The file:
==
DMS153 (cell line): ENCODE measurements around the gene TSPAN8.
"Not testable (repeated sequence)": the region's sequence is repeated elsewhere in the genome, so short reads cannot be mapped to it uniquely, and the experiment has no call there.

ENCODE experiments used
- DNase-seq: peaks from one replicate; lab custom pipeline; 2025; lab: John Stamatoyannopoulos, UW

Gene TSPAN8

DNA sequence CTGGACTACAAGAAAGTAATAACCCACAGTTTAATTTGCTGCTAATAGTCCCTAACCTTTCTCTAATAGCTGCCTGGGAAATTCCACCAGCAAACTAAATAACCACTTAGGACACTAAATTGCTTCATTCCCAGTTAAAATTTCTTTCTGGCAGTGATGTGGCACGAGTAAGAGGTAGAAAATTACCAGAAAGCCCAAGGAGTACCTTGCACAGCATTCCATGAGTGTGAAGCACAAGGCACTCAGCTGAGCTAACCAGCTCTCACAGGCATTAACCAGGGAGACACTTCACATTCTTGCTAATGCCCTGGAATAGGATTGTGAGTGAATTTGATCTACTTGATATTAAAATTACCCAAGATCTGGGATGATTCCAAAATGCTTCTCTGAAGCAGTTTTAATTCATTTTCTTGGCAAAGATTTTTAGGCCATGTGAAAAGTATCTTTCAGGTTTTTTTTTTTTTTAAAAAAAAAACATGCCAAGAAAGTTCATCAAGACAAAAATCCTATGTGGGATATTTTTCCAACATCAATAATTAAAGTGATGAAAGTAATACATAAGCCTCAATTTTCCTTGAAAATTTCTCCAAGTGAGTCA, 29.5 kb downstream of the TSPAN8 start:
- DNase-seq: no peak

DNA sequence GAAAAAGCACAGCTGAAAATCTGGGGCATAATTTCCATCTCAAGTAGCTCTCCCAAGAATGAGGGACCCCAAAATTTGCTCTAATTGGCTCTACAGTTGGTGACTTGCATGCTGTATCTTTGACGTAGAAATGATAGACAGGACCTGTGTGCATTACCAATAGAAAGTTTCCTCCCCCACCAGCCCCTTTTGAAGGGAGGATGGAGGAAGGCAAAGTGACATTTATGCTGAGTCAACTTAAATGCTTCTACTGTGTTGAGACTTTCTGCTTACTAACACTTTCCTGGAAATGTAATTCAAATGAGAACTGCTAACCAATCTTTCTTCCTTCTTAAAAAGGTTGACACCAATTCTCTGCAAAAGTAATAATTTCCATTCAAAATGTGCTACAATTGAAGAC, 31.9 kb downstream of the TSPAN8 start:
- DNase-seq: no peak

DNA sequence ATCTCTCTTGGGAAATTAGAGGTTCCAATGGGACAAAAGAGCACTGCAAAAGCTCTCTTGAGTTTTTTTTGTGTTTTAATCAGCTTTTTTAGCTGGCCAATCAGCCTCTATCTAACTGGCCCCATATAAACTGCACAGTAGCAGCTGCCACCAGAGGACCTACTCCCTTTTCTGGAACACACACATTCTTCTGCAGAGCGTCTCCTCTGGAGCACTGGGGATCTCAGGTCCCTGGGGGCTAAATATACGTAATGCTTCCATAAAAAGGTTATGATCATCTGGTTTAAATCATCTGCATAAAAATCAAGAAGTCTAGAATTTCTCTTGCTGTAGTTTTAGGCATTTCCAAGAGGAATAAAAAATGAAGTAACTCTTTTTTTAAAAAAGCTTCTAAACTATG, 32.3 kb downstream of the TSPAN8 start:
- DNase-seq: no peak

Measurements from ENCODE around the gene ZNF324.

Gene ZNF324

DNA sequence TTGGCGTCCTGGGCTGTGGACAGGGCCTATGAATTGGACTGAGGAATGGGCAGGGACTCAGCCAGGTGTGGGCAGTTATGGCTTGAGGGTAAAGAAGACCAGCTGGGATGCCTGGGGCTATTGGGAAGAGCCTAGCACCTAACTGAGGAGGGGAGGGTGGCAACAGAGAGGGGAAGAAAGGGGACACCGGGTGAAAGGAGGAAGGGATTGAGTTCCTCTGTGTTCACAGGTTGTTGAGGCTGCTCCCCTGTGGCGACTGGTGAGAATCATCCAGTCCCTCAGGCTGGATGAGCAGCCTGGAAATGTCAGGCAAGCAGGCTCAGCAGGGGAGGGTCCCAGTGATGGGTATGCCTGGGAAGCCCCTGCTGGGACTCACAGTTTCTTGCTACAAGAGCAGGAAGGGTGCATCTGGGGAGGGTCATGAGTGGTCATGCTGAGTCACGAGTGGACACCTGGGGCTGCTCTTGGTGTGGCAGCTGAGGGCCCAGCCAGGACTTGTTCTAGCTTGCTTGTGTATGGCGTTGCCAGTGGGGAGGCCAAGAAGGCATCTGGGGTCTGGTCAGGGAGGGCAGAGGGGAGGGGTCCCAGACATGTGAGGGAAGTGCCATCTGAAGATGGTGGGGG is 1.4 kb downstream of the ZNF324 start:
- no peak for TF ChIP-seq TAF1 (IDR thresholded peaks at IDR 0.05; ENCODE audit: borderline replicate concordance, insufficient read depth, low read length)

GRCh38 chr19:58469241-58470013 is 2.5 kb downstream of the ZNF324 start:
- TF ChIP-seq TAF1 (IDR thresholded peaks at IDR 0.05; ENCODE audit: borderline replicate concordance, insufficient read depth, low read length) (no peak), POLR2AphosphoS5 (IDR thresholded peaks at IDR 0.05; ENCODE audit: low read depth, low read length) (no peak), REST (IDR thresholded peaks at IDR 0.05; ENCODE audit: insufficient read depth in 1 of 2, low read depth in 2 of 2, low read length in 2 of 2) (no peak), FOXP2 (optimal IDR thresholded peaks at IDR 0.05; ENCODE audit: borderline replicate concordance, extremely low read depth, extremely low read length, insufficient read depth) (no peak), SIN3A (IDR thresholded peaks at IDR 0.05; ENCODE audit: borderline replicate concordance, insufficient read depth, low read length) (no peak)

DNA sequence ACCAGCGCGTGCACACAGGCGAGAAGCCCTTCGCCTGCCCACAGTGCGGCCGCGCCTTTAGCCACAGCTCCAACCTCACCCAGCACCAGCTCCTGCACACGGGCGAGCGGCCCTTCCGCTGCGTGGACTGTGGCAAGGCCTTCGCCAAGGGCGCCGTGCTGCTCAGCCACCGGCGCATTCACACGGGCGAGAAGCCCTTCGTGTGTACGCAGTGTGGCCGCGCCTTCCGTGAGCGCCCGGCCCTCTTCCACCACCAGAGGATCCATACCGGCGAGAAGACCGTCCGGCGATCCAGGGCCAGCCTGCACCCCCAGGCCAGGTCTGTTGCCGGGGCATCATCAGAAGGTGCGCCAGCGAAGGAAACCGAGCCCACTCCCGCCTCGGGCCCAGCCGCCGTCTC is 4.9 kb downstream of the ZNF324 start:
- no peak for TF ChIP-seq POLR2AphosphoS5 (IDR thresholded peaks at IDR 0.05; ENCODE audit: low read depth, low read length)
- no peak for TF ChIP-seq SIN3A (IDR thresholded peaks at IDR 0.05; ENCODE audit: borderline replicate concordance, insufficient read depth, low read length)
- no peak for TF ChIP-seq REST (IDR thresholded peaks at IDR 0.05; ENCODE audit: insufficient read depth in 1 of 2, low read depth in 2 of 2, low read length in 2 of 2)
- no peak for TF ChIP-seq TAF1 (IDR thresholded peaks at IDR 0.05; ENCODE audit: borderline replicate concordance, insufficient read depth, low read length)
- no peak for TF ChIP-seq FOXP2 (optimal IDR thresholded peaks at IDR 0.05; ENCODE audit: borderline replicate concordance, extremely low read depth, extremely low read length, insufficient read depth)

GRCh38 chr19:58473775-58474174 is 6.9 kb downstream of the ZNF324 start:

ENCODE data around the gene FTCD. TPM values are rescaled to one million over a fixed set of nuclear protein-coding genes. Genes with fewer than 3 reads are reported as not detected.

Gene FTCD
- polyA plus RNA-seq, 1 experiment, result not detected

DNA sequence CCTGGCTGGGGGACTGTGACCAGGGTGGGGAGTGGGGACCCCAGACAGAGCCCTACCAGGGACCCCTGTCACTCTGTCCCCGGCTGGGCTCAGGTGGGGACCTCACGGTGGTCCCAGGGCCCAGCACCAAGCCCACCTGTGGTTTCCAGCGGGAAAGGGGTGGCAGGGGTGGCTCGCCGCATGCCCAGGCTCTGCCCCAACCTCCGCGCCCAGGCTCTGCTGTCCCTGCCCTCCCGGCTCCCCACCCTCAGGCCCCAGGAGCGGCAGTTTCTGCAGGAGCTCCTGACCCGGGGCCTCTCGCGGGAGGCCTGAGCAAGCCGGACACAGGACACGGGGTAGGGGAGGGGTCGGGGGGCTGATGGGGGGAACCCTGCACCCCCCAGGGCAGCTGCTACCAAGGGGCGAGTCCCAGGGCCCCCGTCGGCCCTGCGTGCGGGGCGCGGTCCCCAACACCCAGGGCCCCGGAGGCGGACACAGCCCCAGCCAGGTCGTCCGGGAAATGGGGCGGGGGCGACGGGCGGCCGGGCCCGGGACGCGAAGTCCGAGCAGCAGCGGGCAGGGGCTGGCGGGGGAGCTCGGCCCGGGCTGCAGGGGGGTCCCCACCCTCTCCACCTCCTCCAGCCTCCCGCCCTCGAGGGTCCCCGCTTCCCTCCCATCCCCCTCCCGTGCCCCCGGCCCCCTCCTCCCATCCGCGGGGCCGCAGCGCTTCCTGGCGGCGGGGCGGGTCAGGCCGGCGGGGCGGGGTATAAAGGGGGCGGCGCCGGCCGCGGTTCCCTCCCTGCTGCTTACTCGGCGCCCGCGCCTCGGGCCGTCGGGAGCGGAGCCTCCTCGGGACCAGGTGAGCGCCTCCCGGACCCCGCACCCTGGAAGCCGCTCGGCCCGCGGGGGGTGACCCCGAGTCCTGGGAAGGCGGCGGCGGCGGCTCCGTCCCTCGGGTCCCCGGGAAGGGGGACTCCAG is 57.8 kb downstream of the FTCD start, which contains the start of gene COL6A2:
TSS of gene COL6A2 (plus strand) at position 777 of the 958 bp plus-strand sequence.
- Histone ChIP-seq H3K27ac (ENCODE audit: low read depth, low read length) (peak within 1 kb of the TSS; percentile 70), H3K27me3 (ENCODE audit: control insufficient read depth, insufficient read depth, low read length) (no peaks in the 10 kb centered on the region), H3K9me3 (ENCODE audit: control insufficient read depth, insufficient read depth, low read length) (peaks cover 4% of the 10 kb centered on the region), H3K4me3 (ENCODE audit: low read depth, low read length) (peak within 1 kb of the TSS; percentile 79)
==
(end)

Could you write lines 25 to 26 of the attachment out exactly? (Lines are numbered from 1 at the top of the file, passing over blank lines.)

ENCODE data around the gene FTCD. TPM values are rescaled to one million over a fixed set of nuclear protein-coding genes. Genes with fewer than 3 reads are reported as not detected.

Gene FTCD